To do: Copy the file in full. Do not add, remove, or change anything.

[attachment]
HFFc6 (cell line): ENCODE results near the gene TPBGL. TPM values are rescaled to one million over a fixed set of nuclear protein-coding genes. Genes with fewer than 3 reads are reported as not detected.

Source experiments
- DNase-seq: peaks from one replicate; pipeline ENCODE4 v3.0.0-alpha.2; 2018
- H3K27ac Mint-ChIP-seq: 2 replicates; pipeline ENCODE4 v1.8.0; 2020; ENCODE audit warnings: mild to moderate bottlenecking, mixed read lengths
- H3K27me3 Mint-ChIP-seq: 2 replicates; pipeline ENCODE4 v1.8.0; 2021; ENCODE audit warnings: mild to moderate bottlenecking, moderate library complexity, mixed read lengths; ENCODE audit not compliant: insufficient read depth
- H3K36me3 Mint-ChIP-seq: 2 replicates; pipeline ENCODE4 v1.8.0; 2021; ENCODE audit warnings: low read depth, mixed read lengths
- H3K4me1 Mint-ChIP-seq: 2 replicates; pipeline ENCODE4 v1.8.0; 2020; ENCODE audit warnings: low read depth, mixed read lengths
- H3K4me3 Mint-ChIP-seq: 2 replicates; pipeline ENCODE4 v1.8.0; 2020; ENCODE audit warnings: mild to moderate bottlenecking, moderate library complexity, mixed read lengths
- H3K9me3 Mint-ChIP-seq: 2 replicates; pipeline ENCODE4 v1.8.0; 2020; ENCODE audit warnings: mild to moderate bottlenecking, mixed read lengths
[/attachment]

HFFc6 (cell line): ENCODE results near the gene TPBGL. TPM values are rescaled to one million over a fixed set of nuclear protein-coding genes. Genes with fewer than 3 reads are reported as not detected.

Source experiments
- DNase-seq: peaks from one replicate; pipeline ENCODE4 v3.0.0-alpha.2; 2018
- H3K27ac Mint-ChIP-seq: 2 replicates; pipeline ENCODE4 v1.8.0; 2020; ENCODE audit warnings: mild to moderate bottlenecking, mixed read lengths
- H3K27me3 Mint-ChIP-seq: 2 replicates; pipeline ENCODE4 v1.8.0; 2021; ENCODE audit warnings: mild to moderate bottlenecking, moderate library complexity, mixed read lengths; ENCODE audit not compliant: insufficient read depth
- H3K36me3 Mint-ChIP-seq: 2 replicates; pipeline ENCODE4 v1.8.0; 2021; ENCODE audit warnings: low read depth, mixed read lengths
- H3K4me1 Mint-ChIP-seq: 2 replicates; pipeline ENCODE4 v1.8.0; 2020; ENCODE audit warnings: low read depth, mixed read lengths
- H3K4me3 Mint-ChIP-seq: 2 replicates; pipeline ENCODE4 v1.8.0; 2020; ENCODE audit warnings: mild to moderate bottlenecking, moderate library complexity, mixed read lengths
- H3K9me3 Mint-ChIP-seq: 2 replicates; pipeline ENCODE4 v1.8.0; 2020; ENCODE audit warnings: mild to moderate bottlenecking, mixed read lengths